Co-financing is integral to our strategy. Through matched private sector funds of $2.90 for each $1 of CEFC investment, the CEFC has been able to catalyse over $1.55 billion in non-CEFC private capital investment in projects and programs to deploy renewables and to improve energy efficiency.

The response that we have received from the market has remained extremely encouraging and we currently have 179 project proponents in our pipeline for projects to the estimated value of $14.9 billion.”

The march towards renewable energy is inevitable yet we are being held back by Tony’s ties to the fossil fuel industry which is determined to place every impediment in the way to prolong their profit-making at the expense of our jobs, our health and our home.


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  1. Mike 1

    Poor old Tony. No idea and future thinking, this mob should be turfed out before they do more damage. Could someone explain what they have done so far,(besides wreaking the joint) ?

  2. rangermike1

    Toned Abbs, when the Temps rise and the good soil lays barren, who will help your pretty daughter’s then ? We need water and food to survive, Have You forgotten that little miscalculation on the Planet called Liberal ? Just Boof heads in charge of most Boofhead people that voted for them.

  3. robyn


  4. rangermike1

    Graeme Rust, Well said.Do not forget, “March in March”. Show Abbott how we think of him.

  5. Bob Rafto

    what we will be looking at is what we need to do to get power prices down significantly,” the prime minister said.

    I say ‘get rid of the retailers’ and that will get power prices down significantly.

    As for wind farms and in view of the noise pollution, if you happen to live near them, and the blight they cause to the landscape they should be scrapped as the returns do not appear to be worthwhile.

    They have to have some impact on the ecology

  6. Kaye Lee


    There have been countless studies into noise pollution from wind farms. It doesn’t exist. Wind farm infrasound is at levels well below the hearing threshold, and evidence does not support claims that inaudible sounds can have direct physiological effects.

    As for a blight on the landscape, I think I would rather wind turbines than the picture with this article. We must look at all alternatives and the contribution they can make.

    “What of the symptoms sometimes described as ‘wind turbine syndrome’? The Victorian Department of Health asserts that these are common symptoms in the community generally and are not unique to those people living near wind farms. Whether we live near wind turbines or far away, we can all expect to suffer a similar incidence of medical conditions, including anxiety illnesses, hypertension or age-related conditions.

    A University of Sydney study offers us some insights into why we might be hearing about alleged health impacts and presents evidence for the psychogenic “communicated disease”, i.e: the nocebo hypothesis. This work ties in rather neatly with a paper by University of Auckland academic Fiona Crichton (et al), that suggests how psychological expectations could explain the link between wind turbine exposure and health complaints. Invoke fear into someone that they’ll experience certain symptoms from infrasound and they will; even from ‘sham’ infrasound.”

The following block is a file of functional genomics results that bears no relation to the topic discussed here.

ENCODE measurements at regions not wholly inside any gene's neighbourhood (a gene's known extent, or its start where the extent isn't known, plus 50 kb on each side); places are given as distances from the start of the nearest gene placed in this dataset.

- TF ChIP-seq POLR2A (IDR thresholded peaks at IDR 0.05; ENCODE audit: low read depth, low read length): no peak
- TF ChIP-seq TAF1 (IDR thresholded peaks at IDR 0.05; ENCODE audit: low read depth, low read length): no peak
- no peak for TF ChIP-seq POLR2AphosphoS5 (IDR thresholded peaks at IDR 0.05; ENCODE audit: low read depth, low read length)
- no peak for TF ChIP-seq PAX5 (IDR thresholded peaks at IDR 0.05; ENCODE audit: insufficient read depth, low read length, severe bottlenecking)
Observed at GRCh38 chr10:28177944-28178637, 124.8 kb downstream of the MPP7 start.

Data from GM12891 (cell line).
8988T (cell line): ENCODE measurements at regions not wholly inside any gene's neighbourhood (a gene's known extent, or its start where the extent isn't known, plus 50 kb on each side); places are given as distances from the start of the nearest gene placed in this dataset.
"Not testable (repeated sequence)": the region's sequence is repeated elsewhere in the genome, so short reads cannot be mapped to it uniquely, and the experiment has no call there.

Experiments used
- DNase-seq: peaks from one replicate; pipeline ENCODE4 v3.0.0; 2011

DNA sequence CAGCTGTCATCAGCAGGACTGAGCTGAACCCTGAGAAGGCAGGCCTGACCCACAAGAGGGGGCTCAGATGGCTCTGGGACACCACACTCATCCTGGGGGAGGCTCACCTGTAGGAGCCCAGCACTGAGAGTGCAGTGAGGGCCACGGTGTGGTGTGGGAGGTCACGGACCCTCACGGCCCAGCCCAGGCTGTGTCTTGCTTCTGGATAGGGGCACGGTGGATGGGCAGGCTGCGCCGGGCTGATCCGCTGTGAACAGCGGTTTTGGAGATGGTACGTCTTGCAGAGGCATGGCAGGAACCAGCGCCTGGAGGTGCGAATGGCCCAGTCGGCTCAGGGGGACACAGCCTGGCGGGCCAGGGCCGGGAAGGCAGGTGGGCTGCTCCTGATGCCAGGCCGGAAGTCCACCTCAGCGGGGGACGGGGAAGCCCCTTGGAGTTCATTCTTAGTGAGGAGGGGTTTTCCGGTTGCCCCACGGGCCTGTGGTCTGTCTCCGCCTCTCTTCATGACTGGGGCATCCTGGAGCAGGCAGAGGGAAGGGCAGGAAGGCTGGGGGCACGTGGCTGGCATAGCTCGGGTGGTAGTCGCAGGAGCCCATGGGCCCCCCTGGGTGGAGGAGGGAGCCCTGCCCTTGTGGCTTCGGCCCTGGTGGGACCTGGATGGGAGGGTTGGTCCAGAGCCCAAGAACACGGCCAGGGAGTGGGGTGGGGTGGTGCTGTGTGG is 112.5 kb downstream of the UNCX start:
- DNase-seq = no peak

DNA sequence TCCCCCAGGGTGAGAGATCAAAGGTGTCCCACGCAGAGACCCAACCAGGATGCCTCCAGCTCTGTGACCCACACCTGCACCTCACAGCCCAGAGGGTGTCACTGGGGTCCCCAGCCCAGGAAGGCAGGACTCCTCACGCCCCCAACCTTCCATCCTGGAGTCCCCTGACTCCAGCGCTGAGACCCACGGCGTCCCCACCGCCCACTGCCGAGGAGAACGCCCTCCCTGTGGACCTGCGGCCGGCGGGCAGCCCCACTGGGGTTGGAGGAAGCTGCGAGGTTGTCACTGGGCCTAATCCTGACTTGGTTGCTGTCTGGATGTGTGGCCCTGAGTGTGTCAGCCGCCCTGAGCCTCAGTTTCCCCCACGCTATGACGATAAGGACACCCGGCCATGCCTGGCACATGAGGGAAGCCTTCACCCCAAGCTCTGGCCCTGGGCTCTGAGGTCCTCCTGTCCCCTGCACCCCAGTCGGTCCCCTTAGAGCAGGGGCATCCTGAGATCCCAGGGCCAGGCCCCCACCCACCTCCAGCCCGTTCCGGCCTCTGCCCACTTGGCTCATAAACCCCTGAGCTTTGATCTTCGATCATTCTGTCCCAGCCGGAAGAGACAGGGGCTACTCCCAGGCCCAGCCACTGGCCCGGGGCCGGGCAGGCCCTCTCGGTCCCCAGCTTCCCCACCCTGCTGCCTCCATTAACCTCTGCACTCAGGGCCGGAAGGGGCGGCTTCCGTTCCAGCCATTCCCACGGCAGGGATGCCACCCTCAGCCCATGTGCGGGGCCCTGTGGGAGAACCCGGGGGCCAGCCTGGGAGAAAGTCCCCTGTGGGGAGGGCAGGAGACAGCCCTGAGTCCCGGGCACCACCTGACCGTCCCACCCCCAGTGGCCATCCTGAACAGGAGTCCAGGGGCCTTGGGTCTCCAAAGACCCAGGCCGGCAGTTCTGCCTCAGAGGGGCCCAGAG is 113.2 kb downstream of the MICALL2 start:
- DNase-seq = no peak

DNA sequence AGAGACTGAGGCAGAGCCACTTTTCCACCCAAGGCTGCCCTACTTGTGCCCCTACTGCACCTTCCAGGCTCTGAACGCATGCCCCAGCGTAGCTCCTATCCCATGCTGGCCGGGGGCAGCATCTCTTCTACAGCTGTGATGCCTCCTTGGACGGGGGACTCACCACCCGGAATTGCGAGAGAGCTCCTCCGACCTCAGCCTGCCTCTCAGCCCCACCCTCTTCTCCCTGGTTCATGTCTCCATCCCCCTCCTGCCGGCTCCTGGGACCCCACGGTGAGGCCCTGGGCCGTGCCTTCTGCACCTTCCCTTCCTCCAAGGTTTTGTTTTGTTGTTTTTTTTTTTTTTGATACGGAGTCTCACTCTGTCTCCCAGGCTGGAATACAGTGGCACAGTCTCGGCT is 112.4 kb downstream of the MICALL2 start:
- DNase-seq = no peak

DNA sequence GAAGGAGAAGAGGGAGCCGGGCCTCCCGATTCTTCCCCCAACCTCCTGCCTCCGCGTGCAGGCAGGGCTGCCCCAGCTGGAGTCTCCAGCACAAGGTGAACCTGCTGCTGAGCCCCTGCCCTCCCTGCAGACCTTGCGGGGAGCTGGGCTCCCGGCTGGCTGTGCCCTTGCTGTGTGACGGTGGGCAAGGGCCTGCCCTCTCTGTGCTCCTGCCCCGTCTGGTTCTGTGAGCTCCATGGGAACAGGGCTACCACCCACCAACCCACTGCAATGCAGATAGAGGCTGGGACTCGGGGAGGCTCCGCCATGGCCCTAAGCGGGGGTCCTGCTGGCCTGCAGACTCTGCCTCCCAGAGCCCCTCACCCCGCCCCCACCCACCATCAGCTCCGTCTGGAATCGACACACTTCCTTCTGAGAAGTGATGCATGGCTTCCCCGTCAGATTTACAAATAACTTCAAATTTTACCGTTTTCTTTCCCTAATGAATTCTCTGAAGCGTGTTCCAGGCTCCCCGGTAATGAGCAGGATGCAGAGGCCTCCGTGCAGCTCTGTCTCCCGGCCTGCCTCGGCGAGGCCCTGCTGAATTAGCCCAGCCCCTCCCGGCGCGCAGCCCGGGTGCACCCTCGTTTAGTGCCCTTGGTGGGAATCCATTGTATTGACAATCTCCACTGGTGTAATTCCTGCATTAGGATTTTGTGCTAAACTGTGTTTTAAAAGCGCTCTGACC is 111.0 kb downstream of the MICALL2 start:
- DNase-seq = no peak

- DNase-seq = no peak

7. rangermike1

    Look, I know I go on about the Liberals too much, but reality is truth. This current Govt. is like John Howards.Cut down Unions and do policies in secrecy. We will be all working for $2:00 an hour.

  8. Kaye Lee

    You can get $13.33 an hour working in Tony’s Green Army for 6 months. The rest of the jobs will be filled by 457 visa workers who will only WISH they were picking up rubbish for $13/h.

  9. Graeme Rust

    tony is sick, sick in the head, he was either brainwashed as a child or it’s just naturally stupid ?? he’s the worst example of a leader of this country has ever had, ha hates this country and it’s people, why,???. I do know he makes me sick, just looking at him or hearing his voice makes me sick, as I know he will either lose somebody’s jobs, or make a big blunder by sticking his foot in his mouth. we all know he’s a liar, so howdoes it look to people O/S knowing he’s an admitted liar and still the head of his party .

  10. bobrafto


    What I was hearing, noises that went VOOM, VOOM, incessantly in a doco on wind farms was only infrasound and I’m not supposed to hear it.

    Golly, gee whizz, Kaye, my dementia is creeping in early.

  11. Stephen Tardrew

    Mad. We have a political party that can be clearly designated as mad in the real sense of the word. The second coming will solve everything. Just believe in fairy God and everything will be OK. Abbot and his ilk are mad, mad, psychiatric mad. To even consider ignoring the possibility of global warming is just plain idiotic. Even if the probabilities were not extremely high, which they are, to take a punt upon the destruction of the biosphere is insane. Tea party incoherence has infiltrated our politics while Australians ignored the indicators and voted for insanity. Watching the right wing aggressive talking down any alternative opinion demonstrates obsessive compulsive disorder vilifying the rights of workers to any type of representation. Democracy is based upon informed discussion not ideological irrationality. I have tended to be tolerant of peoples need for religion but this incoherent illogical and irrational rubbish has gone too far. The left must give up informed discussion and call a spade a spade. Dive into the deep end and use their domineering no compromise bullying tactics against them. Fox proves the strategy works. We are no longer in persuasive mode we are in full force social and political indoctrination. Irrational attacks on the ABC. Free media? What the hell is that. These people are extremely dangerous.